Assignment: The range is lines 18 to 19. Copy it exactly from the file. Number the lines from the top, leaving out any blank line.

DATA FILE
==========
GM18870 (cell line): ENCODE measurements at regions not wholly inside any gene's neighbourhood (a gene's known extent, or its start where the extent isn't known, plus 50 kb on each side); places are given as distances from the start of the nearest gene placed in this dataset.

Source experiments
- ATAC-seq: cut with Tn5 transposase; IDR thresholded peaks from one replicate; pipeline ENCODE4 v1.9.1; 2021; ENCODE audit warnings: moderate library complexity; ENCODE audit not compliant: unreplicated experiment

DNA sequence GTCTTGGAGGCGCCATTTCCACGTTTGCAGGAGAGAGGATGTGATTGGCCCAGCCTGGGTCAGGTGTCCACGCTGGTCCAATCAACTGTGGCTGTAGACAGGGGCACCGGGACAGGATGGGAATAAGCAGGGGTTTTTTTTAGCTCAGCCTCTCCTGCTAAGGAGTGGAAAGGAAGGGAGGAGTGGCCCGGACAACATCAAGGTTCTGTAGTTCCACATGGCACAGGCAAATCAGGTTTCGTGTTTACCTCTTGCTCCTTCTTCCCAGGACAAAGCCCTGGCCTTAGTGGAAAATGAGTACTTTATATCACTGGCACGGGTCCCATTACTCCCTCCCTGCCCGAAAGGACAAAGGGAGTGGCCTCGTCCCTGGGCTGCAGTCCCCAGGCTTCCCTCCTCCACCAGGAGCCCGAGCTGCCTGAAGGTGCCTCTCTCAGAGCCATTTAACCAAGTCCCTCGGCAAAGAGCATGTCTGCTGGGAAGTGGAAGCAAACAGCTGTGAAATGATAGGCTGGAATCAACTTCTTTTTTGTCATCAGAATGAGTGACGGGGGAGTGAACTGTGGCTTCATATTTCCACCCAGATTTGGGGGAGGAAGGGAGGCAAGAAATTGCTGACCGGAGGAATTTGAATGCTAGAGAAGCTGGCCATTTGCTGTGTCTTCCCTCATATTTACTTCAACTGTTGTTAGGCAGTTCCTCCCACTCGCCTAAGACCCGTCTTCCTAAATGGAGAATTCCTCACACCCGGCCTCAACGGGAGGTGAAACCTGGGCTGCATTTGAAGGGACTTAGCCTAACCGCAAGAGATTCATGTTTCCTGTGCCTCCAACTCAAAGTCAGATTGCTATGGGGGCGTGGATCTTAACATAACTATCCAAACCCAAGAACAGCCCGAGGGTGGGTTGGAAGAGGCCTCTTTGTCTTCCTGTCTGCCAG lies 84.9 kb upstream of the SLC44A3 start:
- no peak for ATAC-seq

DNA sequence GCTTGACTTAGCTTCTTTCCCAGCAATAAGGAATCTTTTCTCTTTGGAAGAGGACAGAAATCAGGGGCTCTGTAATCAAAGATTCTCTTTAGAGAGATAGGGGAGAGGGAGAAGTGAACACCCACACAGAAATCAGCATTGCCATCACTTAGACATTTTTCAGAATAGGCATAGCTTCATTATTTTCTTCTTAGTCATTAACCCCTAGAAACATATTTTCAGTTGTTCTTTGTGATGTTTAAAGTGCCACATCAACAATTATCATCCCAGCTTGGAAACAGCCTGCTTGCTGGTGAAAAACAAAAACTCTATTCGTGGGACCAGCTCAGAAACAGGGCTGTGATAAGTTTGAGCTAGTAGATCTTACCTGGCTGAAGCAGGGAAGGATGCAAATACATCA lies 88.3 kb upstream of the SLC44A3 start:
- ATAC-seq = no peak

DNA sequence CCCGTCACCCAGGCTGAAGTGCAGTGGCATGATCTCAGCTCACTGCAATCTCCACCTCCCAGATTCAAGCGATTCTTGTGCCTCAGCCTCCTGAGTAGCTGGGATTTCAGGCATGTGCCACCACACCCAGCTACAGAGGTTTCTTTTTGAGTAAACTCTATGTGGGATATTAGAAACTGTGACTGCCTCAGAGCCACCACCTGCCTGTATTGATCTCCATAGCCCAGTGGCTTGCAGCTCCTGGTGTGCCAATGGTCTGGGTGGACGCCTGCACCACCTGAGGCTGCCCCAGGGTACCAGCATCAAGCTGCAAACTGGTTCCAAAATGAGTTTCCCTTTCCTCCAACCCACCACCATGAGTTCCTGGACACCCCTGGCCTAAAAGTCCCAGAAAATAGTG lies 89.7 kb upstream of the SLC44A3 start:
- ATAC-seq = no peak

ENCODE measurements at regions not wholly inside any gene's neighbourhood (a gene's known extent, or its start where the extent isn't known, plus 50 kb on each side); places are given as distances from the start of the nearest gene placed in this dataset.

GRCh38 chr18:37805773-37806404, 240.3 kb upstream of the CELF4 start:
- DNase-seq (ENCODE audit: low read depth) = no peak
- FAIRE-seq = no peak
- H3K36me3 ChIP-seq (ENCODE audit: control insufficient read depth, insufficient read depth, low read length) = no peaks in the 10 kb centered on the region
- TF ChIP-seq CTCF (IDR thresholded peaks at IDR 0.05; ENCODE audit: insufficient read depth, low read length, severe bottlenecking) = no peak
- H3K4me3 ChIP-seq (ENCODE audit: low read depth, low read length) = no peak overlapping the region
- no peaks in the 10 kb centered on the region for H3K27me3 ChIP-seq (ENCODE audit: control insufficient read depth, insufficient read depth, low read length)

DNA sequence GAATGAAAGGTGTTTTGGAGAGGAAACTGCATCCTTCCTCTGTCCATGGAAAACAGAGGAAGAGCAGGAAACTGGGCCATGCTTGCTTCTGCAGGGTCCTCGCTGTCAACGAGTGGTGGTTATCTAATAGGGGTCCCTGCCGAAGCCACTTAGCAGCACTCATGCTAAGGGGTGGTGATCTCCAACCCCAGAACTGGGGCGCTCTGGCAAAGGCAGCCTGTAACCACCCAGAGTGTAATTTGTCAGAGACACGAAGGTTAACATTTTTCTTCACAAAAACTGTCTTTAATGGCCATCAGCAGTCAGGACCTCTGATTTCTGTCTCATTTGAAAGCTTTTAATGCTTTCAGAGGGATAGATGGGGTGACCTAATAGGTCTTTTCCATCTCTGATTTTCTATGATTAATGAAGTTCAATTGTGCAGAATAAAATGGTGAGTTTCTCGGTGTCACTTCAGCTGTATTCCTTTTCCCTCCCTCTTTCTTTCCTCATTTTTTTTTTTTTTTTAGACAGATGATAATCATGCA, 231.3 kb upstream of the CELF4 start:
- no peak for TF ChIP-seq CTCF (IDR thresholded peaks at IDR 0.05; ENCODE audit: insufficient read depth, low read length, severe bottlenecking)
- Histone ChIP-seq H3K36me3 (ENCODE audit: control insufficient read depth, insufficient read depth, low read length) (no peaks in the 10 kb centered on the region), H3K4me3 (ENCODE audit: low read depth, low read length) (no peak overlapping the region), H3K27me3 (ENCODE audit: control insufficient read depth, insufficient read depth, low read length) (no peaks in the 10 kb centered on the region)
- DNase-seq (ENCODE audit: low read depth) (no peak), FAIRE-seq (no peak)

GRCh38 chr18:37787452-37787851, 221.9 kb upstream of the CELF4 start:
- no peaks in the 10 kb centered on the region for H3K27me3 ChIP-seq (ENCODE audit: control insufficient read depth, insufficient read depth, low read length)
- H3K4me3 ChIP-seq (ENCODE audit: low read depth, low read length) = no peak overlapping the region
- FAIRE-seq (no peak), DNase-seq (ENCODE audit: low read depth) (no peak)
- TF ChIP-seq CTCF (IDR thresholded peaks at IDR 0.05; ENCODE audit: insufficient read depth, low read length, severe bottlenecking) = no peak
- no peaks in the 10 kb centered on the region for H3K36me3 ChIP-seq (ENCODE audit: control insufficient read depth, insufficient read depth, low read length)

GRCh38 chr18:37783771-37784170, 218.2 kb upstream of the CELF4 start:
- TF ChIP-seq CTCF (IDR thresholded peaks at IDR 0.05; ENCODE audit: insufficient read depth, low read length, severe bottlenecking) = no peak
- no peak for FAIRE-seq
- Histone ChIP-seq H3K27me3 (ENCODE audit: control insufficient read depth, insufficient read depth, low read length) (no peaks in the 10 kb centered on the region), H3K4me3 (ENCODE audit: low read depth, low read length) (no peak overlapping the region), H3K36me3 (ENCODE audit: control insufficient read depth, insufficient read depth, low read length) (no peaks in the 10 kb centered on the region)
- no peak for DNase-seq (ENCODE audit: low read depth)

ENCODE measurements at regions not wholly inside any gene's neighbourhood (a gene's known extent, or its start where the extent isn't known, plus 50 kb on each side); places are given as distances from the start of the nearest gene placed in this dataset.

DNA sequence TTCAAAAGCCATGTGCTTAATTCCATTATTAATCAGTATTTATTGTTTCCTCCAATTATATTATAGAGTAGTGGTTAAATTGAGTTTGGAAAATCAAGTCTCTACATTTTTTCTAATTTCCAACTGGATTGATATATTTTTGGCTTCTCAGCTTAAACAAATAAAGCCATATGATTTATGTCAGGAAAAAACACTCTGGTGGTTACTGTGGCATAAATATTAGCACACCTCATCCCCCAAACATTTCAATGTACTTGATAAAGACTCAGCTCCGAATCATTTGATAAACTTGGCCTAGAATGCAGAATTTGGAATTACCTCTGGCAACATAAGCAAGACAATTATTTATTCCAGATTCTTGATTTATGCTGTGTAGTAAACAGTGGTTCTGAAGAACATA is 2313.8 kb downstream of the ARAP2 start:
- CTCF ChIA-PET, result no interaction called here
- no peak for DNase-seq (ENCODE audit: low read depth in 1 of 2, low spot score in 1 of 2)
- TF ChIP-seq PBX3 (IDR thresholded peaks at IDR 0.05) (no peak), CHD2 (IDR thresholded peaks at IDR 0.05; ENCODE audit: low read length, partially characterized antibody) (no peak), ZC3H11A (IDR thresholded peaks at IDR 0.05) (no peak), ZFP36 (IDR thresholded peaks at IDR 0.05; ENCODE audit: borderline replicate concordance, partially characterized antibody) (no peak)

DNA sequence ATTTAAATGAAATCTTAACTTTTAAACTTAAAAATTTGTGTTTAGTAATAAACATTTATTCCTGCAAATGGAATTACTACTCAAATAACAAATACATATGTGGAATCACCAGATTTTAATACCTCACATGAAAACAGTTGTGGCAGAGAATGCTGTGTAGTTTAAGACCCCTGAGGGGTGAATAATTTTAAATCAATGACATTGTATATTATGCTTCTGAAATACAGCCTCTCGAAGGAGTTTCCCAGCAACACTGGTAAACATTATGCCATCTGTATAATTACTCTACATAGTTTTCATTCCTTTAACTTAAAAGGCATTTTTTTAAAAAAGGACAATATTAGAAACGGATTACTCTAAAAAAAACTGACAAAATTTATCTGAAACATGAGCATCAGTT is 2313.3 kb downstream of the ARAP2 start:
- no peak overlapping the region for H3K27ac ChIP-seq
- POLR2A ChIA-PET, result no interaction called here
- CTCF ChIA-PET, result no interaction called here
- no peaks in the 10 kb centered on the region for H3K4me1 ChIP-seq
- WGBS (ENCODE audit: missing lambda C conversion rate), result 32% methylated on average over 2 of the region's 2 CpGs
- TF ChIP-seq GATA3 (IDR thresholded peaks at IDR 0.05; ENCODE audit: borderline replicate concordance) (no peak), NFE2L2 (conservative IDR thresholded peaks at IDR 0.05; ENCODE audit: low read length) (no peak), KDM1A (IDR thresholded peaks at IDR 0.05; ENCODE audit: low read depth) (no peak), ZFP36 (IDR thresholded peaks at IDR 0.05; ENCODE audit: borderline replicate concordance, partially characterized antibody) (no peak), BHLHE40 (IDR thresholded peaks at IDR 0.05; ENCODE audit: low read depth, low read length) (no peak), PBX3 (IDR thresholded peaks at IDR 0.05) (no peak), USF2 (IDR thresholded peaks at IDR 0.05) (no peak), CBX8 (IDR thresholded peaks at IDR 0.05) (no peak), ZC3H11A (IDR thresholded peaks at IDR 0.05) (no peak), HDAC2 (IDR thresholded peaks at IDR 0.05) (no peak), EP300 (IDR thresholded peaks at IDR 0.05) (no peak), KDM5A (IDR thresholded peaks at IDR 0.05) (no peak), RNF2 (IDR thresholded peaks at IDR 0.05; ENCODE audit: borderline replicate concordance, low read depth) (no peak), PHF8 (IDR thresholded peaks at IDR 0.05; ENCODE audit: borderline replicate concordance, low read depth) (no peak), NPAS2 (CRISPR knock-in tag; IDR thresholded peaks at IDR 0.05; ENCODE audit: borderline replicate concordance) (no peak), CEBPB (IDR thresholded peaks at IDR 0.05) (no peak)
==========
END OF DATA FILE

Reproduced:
DNA sequence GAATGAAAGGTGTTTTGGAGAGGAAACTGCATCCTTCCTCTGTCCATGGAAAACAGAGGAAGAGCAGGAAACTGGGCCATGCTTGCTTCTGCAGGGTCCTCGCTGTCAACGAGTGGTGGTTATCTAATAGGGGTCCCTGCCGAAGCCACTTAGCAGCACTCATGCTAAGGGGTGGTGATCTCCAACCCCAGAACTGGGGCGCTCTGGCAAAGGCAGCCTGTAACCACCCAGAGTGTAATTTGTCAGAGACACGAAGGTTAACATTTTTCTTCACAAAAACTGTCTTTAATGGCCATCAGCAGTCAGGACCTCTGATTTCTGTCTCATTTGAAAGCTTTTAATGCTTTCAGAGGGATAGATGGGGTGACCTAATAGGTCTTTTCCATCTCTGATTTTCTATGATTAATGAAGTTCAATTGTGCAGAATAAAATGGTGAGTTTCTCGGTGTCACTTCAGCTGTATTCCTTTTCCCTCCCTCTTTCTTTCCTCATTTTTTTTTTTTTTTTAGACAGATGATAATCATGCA, 231.3 kb upstream of the CELF4 start:
- no peak for TF ChIP-seq CTCF (IDR thresholded peaks at IDR 0.05; ENCODE audit: insufficient read depth, low read length, severe bottlenecking)